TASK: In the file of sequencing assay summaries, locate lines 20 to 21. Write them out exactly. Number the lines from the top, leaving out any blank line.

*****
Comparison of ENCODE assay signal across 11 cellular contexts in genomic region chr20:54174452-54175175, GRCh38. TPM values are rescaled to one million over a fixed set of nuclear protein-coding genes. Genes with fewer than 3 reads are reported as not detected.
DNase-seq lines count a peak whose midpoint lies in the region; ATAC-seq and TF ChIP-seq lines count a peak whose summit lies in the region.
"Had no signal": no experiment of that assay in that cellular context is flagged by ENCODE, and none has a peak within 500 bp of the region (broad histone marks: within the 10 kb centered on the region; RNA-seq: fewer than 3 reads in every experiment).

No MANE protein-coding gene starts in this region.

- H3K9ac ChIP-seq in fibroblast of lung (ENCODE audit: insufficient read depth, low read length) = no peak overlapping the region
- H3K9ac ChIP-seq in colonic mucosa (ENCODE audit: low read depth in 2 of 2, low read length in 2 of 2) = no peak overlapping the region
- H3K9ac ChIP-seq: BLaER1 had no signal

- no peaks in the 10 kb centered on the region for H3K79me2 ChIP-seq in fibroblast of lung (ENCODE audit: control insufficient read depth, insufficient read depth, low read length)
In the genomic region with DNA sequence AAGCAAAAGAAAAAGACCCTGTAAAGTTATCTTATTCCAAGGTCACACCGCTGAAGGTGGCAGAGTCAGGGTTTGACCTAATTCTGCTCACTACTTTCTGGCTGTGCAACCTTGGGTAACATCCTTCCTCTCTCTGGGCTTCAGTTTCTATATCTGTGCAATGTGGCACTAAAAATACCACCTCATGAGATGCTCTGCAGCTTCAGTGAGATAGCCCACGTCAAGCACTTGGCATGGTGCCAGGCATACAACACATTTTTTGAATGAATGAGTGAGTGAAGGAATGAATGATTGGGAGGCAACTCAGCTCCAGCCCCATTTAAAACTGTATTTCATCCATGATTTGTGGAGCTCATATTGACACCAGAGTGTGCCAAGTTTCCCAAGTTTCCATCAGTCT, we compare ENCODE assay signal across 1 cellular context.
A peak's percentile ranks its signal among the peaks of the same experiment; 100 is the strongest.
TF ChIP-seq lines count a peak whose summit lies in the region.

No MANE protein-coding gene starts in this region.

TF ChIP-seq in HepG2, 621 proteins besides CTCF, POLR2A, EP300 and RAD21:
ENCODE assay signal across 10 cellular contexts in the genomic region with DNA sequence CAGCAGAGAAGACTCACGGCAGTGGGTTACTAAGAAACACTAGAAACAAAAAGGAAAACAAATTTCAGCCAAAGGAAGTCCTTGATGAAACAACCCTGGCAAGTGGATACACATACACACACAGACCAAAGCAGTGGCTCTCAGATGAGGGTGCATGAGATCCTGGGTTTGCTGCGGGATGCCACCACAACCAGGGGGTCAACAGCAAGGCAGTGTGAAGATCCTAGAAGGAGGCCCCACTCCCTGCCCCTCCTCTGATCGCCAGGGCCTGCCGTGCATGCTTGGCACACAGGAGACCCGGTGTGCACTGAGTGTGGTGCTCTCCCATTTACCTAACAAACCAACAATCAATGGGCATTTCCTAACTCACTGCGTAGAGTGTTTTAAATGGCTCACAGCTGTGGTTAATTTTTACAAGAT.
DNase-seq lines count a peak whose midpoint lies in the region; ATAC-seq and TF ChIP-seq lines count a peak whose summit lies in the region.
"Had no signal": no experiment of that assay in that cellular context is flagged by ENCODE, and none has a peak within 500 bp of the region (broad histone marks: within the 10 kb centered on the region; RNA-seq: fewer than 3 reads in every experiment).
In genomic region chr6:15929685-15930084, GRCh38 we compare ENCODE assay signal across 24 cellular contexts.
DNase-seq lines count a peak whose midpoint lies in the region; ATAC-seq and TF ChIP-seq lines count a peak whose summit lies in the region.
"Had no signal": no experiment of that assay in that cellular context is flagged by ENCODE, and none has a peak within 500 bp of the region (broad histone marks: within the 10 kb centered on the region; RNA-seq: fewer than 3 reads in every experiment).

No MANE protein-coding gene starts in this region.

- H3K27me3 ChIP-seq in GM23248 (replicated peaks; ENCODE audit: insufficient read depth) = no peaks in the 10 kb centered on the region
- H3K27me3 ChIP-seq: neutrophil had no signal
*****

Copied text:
No MANE protein-coding gene starts in this region.

- H3K27me3 ChIP-seq in GM23248 (replicated peaks; ENCODE audit: insufficient read depth) = no peaks in the 10 kb centered on the region